While the agency seemed adamant in enforcing that policy at the time, it appears to have had a change of heart and has since loosened the restriction.
A SAMHSA spokesperson told Marijuana Moment that the new rules took effect on Sunday, but played down their significance.
“This Aug. 1 clarification simply made clearer what was already in place: SAMHSA funds should not be used to procure a federally prohibited substance,” he said in an email.
While it is true that the revised provision, as was the case in the prior language, states that federal funds cannot be used to pay for marijuana, the spokesperson avoided commenting on the new deletion of the broader prohibition on grants going to entities that otherwise allow patients to use medical cannabis to treat substance use or mental disorders.
After SAMHSA announced in 2019 that its marijuana policy would impact organizations applying for its two main opioid treatment programs and another that provides funding to combat alcoholism and substance misuse, the Illinois Department of Human Services and Oregon Health Authority issued notices on the impact of the rule.
Read the Pennsylvania department’s notice on the SAMHSA marijuana policy change below:
Photo courtesy of Philip Steffan.
Mexican Lawmakers Could Finally Legalize Marijuana Sales Next Month (Op-Ed)
The legislature missed repeated deadlines, and then the Supreme Court moved to allow homegrow. What’s next?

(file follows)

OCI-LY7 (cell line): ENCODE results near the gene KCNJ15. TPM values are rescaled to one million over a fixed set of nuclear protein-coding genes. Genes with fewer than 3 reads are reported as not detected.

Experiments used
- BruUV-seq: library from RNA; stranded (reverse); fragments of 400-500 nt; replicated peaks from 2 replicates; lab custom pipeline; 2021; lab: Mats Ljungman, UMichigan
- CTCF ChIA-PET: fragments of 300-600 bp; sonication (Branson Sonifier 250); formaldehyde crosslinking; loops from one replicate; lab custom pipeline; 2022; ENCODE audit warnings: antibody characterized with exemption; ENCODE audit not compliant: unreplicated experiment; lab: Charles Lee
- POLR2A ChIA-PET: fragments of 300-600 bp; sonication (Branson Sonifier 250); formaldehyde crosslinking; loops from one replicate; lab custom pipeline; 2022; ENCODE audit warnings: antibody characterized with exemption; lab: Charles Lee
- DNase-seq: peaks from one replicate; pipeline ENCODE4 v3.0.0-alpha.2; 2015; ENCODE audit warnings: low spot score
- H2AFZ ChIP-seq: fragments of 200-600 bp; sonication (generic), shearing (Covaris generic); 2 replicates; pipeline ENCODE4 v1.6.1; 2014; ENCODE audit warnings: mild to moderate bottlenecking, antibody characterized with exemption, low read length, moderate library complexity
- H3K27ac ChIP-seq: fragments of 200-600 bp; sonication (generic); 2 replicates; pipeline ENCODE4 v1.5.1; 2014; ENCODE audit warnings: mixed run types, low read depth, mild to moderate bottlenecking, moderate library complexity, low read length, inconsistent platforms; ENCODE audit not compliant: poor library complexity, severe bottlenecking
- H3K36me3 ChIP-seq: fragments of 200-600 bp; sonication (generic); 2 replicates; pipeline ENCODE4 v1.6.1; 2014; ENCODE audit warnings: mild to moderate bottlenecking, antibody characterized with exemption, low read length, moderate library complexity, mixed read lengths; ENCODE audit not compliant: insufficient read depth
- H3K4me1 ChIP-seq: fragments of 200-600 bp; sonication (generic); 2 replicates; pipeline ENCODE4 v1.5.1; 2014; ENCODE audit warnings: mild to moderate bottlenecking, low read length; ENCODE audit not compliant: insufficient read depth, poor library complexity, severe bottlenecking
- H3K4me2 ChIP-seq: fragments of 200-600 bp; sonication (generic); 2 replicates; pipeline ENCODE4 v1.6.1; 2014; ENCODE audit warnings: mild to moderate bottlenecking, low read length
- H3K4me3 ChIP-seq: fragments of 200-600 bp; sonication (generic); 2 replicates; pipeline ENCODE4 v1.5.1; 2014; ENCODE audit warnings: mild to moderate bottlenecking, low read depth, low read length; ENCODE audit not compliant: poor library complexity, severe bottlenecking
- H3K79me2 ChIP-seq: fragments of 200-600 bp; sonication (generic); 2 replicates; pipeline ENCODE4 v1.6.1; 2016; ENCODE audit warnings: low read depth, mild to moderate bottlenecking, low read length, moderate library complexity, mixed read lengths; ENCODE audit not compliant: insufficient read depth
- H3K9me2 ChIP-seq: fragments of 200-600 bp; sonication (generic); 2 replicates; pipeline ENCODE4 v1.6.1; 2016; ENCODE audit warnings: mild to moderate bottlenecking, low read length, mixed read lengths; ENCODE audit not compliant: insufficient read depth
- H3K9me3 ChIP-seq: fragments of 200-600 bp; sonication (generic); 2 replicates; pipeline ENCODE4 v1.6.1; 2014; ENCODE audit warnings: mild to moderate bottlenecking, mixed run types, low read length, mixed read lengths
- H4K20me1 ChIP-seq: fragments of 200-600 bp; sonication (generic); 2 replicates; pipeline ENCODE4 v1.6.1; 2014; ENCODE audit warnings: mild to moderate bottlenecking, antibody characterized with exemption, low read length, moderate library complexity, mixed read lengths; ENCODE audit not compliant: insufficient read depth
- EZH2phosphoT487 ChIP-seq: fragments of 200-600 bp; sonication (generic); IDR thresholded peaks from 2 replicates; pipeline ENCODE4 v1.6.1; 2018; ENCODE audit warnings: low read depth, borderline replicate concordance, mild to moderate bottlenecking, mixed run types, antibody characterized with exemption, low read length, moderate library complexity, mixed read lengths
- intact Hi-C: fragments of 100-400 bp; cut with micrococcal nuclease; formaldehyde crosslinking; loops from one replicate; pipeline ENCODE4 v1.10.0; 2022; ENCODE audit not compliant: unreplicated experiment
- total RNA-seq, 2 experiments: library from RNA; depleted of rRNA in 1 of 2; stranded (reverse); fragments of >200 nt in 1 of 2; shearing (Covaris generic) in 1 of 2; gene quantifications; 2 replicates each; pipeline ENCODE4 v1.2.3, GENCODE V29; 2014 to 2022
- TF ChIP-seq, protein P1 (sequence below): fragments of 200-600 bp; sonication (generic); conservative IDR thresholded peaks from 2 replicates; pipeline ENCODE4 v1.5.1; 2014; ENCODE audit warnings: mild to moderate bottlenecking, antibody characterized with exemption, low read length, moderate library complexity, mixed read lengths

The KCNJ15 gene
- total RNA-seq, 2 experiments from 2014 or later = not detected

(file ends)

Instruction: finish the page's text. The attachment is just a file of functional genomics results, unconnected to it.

By Zara Snapp, Filter
Mexico has never seemed so close and yet so far from fully regulating the adult-use cannabis market.
A first Supreme Court resolution determined in 2015 that the absolute prohibition of cannabis for personal use was unconstitutional because it violates the right to the free development of personality. To reach jurisprudence in Mexico, five consecutive cases, with the same or more votes each time, must be won before the Supreme Court. This was achieved in October 2018, which detonated a legislative mandate that within 90 days, the Senate should modify the articles in the General Health Law that were deemed unconstitutional.
The first deadline came and went without the Senate modifying the articles; so the Senate requested an extension, which was granted. The second deadline to legislate expired on April 30, 2020—but another extension was provided because of the COVID-19 pandemic.
At first, it looked like the third time was the charm. The Senate overwhelmingly approved the Federal Law to Regulate and Control Cannabis in November 2020 and passed it to the Chamber of Deputies, the lower house, for review and approval. Since the deadline of December 15, 2020, was fast approaching, the Chamber asked for its own extension. The Supreme Court granted it (until April 20, 2021) and the bill underwent significant changes before being approved by the Chamber on March 10, and so sent back to the Senate.
The Senate certainly had enough time to review and either reject or accept the changes made by the lower house. That would have made this a shorter story. However, the Senate had other plans. Rather than approve the bill or request an additional extension, it simply did not do anything. June’s national midterm elections were approaching, and political calculations were made. The legislative process came to a standstill.